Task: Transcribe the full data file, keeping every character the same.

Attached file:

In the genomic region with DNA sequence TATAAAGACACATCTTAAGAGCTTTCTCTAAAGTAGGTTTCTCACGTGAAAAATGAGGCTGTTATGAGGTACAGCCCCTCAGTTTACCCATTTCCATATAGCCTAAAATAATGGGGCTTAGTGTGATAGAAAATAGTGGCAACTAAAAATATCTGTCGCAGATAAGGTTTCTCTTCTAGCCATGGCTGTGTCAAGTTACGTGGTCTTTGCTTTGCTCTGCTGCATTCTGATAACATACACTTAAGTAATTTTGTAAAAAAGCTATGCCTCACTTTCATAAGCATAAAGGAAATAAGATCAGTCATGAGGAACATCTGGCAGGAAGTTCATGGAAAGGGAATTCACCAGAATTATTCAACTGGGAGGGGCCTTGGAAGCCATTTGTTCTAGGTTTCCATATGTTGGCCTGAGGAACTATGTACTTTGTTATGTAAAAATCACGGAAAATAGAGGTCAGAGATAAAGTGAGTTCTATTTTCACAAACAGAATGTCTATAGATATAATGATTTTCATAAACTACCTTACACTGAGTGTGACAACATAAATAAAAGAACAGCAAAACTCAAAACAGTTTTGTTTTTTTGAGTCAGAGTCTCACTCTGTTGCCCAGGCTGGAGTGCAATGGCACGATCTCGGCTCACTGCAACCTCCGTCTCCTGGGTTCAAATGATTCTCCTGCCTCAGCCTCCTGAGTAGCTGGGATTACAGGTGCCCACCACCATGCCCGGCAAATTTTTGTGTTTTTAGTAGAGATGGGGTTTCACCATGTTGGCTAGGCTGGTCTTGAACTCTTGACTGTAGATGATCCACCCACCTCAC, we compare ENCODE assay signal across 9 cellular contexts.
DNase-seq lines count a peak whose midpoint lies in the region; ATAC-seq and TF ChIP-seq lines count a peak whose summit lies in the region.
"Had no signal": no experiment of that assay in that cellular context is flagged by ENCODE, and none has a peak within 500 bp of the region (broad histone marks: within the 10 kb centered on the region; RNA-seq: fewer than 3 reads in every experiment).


In the genomic region with DNA sequence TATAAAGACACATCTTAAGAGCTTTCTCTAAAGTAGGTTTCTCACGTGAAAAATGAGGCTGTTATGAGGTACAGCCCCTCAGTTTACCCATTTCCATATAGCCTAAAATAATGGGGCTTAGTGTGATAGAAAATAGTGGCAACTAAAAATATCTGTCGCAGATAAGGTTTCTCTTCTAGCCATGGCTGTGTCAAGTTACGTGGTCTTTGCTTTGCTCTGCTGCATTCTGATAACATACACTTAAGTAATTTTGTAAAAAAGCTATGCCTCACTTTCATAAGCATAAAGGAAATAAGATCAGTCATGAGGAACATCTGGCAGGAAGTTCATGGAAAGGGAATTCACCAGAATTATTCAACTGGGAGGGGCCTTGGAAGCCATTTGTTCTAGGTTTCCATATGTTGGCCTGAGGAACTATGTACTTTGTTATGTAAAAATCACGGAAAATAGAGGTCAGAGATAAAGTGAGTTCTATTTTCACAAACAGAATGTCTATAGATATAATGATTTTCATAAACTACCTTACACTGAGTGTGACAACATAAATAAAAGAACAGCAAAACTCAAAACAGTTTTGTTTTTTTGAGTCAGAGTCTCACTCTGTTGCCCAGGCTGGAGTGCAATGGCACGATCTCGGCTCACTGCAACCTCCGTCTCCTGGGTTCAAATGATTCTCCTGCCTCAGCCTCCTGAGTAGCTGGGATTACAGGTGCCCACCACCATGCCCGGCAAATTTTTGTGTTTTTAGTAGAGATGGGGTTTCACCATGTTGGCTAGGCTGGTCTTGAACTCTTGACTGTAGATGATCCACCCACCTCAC, we compare ENCODE assay signal across 9 cellular contexts.
DNase-seq lines count a peak whose midpoint lies in the region; ATAC-seq and TF ChIP-seq lines count a peak whose summit lies in the region.
"Had no signal": no experiment of that assay in that cellular context is flagged by ENCODE, and none has a peak within 500 bp of the region (broad histone marks: within the 10 kb centered on the region; RNA-seq: fewer than 3 reads in every experiment).